Armistice Day


Way back in the upper part of the closed stacks is an interesting collection of newspapers.  They were donated by Mrs. Wilfred S. Rambo in 1969, but our accession records don’t indicate who originally collected the papers.  They all come from Europe and all concern the armistice and peace conference that ended World War I.



I would guess that these newspapers were collected by a service man or woman serving with the American Expeditionary Force in Europe.  Now, if you’re reading a history blog you probably already know that the fighting in World War I ended at 11 am on November 11, 1918.  This was followed by a peace conference in Paris that lasted several months, and was attended by President Woodrow Wilson.


November 11th was made a holiday, originally called “Armistice Day.”  It became Veteran’s Day in 1954, and it honors all men and women who have served in our nation’s military.  Let’s all thank them this Veteran’s Day.

Everything you wanted to know about World War I but were afraid to ask

Edit Norristown draftees

One hundred years ago this summer, the First World War broke out in Europe.  The war was fought all around the world, and by the time it ended over 16 million people were dead.  It was the first modern war and saw the first widespread use of submarines, chemical weapons, and aircraft.  It changed the map of Europe, destroying four empires, creating nearly a dozen new countries and the first Communist state.  Yet, most Americans are unfamiliar with World War I.  Its battles are not household names and its causes are murky.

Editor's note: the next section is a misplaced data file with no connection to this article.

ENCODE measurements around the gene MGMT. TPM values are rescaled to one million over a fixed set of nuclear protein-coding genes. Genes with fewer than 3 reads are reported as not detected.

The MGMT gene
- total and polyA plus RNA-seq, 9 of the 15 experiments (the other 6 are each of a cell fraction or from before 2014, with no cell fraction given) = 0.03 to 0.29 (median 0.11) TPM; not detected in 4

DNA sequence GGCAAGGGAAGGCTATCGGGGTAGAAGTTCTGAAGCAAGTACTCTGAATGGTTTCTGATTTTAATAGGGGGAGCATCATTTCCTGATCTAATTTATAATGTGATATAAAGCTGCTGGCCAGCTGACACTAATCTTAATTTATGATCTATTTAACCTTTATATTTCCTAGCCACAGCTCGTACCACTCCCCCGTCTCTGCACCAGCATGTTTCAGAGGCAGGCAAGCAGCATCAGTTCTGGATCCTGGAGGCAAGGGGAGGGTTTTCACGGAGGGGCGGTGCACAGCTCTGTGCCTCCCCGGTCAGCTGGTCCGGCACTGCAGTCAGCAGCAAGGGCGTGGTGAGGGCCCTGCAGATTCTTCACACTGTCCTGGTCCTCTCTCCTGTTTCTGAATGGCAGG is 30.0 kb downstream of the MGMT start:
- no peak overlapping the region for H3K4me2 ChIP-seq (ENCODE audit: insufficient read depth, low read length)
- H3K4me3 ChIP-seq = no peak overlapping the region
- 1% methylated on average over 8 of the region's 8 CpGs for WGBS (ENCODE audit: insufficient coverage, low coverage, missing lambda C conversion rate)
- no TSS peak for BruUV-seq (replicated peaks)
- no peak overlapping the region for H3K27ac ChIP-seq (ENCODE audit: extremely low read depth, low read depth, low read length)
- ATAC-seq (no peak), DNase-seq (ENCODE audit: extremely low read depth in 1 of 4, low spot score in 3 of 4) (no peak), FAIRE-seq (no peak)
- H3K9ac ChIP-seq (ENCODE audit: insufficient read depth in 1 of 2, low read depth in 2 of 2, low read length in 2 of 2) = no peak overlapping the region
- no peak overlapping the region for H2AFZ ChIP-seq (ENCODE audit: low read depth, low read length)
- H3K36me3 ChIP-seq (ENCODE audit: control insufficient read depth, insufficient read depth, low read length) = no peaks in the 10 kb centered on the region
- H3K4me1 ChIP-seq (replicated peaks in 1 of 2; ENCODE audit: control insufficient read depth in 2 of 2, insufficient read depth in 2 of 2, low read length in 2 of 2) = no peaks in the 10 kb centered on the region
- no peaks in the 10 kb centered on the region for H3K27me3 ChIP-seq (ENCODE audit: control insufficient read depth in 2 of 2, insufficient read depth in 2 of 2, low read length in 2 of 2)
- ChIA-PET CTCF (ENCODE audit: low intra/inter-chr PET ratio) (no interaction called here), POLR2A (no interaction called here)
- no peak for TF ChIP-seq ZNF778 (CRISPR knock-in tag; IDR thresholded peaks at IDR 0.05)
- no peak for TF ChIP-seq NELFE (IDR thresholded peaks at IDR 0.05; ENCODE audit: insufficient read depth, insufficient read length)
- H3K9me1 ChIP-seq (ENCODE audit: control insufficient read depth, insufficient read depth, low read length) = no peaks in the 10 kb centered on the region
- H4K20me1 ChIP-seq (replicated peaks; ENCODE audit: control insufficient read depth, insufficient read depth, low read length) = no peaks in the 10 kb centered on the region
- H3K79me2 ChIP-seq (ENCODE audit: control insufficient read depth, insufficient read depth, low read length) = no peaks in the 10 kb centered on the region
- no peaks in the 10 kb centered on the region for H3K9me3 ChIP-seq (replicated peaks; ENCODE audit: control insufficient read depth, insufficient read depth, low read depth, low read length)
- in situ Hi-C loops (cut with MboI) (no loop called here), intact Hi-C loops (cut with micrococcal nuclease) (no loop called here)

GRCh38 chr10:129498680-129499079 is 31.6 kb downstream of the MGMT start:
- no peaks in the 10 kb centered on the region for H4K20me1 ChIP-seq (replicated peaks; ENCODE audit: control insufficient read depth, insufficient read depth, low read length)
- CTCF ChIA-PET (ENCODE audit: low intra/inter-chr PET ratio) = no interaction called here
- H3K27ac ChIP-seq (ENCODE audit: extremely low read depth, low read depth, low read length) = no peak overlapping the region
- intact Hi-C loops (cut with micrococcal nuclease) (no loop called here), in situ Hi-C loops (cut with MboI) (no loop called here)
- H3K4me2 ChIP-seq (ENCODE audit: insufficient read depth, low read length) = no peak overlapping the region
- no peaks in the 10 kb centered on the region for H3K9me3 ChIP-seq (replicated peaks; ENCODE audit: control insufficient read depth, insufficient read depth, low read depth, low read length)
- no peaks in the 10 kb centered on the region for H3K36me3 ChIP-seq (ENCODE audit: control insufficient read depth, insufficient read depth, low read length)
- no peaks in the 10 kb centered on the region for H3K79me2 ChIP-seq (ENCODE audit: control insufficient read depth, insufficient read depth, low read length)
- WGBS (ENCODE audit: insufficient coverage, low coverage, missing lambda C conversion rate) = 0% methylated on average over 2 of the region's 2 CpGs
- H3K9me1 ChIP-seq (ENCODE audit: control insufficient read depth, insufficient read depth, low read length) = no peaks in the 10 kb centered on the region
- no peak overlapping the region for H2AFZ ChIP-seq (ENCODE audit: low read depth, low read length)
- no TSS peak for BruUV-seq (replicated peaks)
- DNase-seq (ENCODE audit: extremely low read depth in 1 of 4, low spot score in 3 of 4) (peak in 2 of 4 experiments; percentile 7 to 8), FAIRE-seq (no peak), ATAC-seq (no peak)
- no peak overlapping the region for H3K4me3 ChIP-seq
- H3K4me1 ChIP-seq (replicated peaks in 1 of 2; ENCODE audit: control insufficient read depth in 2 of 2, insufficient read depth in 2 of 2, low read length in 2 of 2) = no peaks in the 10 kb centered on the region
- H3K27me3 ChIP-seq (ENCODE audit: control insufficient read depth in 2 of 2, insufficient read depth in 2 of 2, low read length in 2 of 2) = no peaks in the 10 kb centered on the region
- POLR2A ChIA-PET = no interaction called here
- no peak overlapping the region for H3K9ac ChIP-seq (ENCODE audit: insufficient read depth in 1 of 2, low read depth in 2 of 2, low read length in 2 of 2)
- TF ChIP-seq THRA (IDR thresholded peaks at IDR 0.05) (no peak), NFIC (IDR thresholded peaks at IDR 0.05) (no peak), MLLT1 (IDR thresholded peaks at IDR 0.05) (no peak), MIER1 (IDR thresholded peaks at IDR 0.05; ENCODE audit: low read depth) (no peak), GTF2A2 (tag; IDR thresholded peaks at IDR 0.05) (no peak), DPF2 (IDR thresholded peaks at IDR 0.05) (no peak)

Zepplin002Edit Draftees at Zieglersvilleairplane 004

This April the Historical Society of Montgomery County is offering a four-part seminar on World War I to commemorate the 100th anniversary of the start of the war. While the stalemate on the Western Front is perhaps the most well-known aspect of the war, this course will also examine the more dynamic Eastern Front, the famous Arab Revolt, and the war at sea.  It will also cover the home front and the Versailles Peace Conference.  So, if you ever wanted to know more about the “War to end all wars”this is your chance.  The course is $40 per person and begins on Tuesday, April 15th and continues for following three Tuesdays.  Please call the Historical Society if you have any questions or to sign up.